- Are we willing and able to setup a good issue-resolution process, and commit to it?
- Are we willing to steer the project, take part in steering organization and make tough decisions in a timely fashion?
- Are we willing to invest in the relations and social networks between business, IT and project?
- Do we have but also feel the trust that we can work together with the people on the IT-side?

7. Are we, as IT, willing and able to commit to deliver the chosen solution?
Owner: IT
- Do we have the drive, trust, knowledge, experience to deliver?
- Do we have the maturity to manage this?
- Do we feel the circiumstances are right? All critical succesfactors covered?
- Do we have but also feel the trust that we can work together with the people in the business?

8. Do we accept the delivered solution?
Owner: business
Remarks: IT has delivered now, and we have taken various actions to gather information on the solution. We checked in various tests and reviews if the solution conforms to the change-requirements(verification) and also checked if the solution will work in our operations(validation).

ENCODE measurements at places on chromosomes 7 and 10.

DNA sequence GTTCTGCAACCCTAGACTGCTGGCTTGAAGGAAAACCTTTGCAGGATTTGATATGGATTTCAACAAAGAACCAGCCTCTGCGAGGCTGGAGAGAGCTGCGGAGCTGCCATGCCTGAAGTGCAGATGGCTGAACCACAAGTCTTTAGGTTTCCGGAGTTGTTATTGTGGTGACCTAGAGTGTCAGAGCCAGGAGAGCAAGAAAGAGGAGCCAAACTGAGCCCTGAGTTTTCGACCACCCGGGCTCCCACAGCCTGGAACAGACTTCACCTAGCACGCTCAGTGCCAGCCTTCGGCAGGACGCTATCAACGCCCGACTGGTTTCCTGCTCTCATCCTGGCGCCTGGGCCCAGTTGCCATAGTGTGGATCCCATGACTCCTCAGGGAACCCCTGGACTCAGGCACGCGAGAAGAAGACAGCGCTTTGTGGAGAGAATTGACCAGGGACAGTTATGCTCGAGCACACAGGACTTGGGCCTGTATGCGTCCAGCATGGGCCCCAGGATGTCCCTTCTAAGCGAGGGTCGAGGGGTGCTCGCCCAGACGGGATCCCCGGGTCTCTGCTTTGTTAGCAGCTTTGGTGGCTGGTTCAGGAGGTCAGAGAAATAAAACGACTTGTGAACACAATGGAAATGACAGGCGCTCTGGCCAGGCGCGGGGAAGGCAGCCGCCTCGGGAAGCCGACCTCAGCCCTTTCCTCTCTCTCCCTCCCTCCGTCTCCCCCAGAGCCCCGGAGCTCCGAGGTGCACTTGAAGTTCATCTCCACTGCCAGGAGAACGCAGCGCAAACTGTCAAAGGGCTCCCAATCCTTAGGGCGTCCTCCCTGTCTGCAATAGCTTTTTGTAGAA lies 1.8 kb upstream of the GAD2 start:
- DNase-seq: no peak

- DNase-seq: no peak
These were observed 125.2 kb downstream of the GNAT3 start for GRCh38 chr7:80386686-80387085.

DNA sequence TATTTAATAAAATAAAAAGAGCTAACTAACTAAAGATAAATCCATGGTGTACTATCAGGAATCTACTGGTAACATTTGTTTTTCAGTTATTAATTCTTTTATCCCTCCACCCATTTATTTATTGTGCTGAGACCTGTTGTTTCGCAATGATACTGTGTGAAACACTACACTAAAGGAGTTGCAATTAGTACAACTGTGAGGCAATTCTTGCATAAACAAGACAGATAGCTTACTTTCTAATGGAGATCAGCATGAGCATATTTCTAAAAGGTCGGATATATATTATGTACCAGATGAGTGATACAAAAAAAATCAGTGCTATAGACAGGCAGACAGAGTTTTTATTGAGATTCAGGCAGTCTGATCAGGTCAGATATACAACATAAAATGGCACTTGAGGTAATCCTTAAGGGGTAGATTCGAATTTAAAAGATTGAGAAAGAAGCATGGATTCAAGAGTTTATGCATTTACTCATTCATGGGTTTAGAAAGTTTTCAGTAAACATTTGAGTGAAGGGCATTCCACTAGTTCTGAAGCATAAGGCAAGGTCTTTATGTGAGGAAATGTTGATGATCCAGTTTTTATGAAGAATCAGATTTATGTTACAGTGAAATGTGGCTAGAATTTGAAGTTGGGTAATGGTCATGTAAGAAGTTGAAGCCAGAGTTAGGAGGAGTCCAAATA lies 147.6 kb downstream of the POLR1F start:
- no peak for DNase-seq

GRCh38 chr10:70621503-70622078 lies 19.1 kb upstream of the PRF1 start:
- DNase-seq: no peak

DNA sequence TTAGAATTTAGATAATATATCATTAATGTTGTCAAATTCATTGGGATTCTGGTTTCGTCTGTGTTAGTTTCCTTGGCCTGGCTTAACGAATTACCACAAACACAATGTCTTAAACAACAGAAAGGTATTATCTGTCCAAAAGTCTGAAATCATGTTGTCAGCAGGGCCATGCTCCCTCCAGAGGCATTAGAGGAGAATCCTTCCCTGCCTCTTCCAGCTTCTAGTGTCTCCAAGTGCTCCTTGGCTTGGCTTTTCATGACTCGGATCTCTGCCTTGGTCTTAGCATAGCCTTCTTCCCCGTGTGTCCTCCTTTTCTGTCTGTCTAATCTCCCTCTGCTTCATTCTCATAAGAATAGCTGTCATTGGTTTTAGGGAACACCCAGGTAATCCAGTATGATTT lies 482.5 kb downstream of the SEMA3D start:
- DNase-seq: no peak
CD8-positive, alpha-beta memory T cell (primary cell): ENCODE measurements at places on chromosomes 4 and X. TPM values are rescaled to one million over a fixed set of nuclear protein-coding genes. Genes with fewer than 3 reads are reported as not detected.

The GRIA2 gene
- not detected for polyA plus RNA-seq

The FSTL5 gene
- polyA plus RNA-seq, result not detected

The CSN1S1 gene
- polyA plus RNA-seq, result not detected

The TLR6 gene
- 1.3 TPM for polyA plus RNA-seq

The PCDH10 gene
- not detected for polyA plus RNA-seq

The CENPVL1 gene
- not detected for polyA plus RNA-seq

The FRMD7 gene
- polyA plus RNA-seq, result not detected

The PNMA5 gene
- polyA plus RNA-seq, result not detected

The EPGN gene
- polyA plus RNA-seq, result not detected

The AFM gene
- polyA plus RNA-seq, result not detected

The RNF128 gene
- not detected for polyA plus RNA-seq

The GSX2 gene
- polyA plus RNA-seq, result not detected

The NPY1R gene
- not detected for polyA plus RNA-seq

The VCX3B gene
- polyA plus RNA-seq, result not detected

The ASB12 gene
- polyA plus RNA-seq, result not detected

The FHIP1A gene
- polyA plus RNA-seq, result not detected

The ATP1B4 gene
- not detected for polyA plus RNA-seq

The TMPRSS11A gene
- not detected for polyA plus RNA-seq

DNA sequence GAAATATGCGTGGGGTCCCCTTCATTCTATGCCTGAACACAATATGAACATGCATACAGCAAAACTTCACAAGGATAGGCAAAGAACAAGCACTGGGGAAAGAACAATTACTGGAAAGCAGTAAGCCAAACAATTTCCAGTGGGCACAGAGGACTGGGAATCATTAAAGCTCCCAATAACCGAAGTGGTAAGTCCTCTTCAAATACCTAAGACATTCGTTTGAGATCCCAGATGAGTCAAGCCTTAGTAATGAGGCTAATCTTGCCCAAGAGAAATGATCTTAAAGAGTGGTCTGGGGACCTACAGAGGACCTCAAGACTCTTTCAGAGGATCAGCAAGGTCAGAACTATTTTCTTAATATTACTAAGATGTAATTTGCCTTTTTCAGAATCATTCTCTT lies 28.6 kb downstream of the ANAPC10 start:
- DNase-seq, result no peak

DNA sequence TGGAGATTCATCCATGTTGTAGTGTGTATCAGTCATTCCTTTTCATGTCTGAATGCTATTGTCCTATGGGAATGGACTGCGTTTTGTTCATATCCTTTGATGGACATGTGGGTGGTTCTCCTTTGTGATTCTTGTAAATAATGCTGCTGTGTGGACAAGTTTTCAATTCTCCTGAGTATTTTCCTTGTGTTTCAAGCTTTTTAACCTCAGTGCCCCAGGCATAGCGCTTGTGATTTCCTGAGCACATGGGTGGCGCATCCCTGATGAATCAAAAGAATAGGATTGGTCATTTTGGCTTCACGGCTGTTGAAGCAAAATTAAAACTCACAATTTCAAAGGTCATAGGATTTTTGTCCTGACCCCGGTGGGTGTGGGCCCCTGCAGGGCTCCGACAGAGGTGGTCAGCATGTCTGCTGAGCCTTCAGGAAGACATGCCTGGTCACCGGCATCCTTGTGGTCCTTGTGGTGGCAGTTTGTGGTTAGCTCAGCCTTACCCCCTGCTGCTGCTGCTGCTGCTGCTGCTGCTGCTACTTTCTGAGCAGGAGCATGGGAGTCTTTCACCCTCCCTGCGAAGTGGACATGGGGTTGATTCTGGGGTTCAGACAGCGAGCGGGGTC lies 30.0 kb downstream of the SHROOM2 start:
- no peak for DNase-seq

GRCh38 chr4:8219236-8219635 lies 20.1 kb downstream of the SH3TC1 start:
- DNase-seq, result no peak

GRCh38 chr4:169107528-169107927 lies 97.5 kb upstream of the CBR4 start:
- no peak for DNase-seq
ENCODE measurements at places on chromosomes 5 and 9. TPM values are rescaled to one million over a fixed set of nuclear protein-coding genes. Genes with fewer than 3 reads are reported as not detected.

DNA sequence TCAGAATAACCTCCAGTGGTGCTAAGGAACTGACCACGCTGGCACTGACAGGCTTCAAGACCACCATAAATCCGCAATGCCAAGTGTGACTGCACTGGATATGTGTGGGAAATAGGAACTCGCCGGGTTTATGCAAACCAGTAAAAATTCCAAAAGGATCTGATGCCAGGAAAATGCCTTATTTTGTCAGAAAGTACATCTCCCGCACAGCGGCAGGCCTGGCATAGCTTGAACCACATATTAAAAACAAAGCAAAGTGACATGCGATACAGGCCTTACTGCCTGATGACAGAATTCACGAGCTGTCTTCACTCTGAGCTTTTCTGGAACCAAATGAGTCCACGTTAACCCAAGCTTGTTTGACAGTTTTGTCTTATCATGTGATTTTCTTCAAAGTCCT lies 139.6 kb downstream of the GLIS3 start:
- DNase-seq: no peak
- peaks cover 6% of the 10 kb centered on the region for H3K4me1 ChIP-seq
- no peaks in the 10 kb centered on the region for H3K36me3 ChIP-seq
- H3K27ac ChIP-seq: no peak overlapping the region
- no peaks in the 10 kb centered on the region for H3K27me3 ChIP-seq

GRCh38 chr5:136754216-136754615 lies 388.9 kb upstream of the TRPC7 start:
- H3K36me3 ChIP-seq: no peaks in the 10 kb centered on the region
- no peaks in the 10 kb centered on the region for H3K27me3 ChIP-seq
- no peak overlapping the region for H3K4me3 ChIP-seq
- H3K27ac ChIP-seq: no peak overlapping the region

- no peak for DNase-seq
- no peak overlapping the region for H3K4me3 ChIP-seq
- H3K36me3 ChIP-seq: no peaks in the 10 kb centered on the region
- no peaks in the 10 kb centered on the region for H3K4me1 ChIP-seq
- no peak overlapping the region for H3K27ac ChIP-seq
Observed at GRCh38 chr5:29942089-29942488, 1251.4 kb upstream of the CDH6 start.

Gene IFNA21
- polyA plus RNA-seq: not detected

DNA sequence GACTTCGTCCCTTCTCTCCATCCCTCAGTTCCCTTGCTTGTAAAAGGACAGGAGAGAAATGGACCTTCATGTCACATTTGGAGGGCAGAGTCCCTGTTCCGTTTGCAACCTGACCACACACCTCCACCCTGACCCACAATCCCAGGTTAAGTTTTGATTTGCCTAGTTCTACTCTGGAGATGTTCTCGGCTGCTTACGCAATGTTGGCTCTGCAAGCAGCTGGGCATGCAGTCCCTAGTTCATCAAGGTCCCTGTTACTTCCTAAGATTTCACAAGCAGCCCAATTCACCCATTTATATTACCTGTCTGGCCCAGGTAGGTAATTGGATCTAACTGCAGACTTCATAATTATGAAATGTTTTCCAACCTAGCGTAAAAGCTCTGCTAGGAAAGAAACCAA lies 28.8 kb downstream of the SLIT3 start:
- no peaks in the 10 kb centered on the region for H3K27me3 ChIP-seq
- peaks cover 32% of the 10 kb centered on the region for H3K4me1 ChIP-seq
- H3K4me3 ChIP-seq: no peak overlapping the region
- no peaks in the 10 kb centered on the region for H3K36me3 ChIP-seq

- Does the solution comply to the requirements?
- Will the solution fit in our operations?
- Do we have sufficient information to really assess and decide on acceptance?

9. Are we willing to implement the solution in our operations (and supporting IT)?
Owner: business
Remarks: now it's time to get the IT-change in production.
- Are we ready?
- Has the change been rolled out correctly?
- Acceptable risks for operations?

10. Are we done, happy and ready to move on?
Owner: business and IT
- Will the business case be reached?
- Is the change correctly functioning in operations?
- Can we close the change, with full satisfaction?
- Did we learn the right lessons? Will we remember them?
- Are we still respected partners?